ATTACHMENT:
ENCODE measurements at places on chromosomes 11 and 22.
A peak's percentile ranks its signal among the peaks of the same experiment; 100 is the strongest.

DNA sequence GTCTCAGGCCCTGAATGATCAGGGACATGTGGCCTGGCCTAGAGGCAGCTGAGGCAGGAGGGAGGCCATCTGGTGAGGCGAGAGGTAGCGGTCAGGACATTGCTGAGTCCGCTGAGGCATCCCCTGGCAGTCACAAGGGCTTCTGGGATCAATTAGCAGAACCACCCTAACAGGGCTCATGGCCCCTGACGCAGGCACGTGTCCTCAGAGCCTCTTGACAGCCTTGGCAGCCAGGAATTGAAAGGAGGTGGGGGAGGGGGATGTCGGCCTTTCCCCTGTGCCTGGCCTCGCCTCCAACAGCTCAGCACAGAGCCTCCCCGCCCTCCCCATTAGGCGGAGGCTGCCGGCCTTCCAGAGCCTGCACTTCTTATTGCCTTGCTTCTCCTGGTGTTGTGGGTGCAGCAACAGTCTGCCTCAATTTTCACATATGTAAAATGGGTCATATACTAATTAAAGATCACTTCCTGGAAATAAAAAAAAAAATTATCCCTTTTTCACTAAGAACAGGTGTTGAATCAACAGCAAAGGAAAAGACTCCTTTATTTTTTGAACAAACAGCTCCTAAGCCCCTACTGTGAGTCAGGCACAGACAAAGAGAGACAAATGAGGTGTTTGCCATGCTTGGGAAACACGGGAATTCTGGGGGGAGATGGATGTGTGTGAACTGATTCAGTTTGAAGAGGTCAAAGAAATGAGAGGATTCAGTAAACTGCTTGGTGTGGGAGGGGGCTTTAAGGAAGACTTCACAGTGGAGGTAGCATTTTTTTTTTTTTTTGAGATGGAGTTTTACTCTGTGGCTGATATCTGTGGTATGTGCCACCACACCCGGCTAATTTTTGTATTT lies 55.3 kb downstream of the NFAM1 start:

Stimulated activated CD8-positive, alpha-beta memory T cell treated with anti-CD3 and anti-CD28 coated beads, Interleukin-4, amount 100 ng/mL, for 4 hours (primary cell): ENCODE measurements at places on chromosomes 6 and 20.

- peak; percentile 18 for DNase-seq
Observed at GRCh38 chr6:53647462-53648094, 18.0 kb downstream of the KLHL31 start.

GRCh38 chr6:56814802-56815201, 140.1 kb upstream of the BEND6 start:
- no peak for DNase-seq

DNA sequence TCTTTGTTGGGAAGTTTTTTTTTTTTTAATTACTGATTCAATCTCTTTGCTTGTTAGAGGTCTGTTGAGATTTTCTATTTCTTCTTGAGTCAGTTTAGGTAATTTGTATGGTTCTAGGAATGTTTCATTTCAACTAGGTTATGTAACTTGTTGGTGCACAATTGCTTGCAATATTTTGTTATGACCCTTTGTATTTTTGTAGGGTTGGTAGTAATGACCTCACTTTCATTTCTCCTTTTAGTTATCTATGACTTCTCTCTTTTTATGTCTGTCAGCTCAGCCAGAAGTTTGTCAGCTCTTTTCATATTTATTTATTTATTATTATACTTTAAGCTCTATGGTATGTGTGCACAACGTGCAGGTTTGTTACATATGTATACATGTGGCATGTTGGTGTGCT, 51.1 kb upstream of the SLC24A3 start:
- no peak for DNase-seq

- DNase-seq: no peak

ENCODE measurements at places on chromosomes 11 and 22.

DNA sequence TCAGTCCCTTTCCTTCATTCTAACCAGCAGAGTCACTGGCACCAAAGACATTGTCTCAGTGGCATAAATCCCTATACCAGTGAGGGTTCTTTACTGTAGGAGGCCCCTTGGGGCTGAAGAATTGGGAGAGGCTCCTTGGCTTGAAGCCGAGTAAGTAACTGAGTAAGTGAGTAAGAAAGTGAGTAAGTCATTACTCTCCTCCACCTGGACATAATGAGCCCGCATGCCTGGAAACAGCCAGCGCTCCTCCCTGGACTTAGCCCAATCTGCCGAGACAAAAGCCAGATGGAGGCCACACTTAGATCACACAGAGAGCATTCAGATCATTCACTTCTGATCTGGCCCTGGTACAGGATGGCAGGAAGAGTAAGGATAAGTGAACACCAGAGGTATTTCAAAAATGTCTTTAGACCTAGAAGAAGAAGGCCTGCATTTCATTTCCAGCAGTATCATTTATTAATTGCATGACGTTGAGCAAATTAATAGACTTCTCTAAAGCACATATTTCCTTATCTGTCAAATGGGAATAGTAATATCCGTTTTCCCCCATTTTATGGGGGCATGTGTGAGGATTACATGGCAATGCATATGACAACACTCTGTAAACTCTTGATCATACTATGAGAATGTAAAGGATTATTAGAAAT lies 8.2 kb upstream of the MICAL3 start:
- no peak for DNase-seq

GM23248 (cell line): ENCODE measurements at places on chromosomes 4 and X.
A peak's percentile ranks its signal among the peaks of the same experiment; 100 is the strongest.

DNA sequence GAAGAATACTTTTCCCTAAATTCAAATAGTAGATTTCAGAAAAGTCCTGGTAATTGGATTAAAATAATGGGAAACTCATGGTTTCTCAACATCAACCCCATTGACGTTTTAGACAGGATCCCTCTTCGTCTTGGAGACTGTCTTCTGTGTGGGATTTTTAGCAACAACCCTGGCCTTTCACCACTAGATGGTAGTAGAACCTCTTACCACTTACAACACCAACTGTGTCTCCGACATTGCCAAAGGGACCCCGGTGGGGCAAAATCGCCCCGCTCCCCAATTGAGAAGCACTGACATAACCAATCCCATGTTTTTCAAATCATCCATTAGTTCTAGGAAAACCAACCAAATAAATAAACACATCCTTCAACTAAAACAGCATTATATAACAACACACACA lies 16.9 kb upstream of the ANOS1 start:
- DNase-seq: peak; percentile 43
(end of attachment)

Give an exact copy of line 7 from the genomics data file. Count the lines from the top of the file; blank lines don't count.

GRCh38 chr6:56814802-56815201, 140.1 kb upstream of the BEND6 start: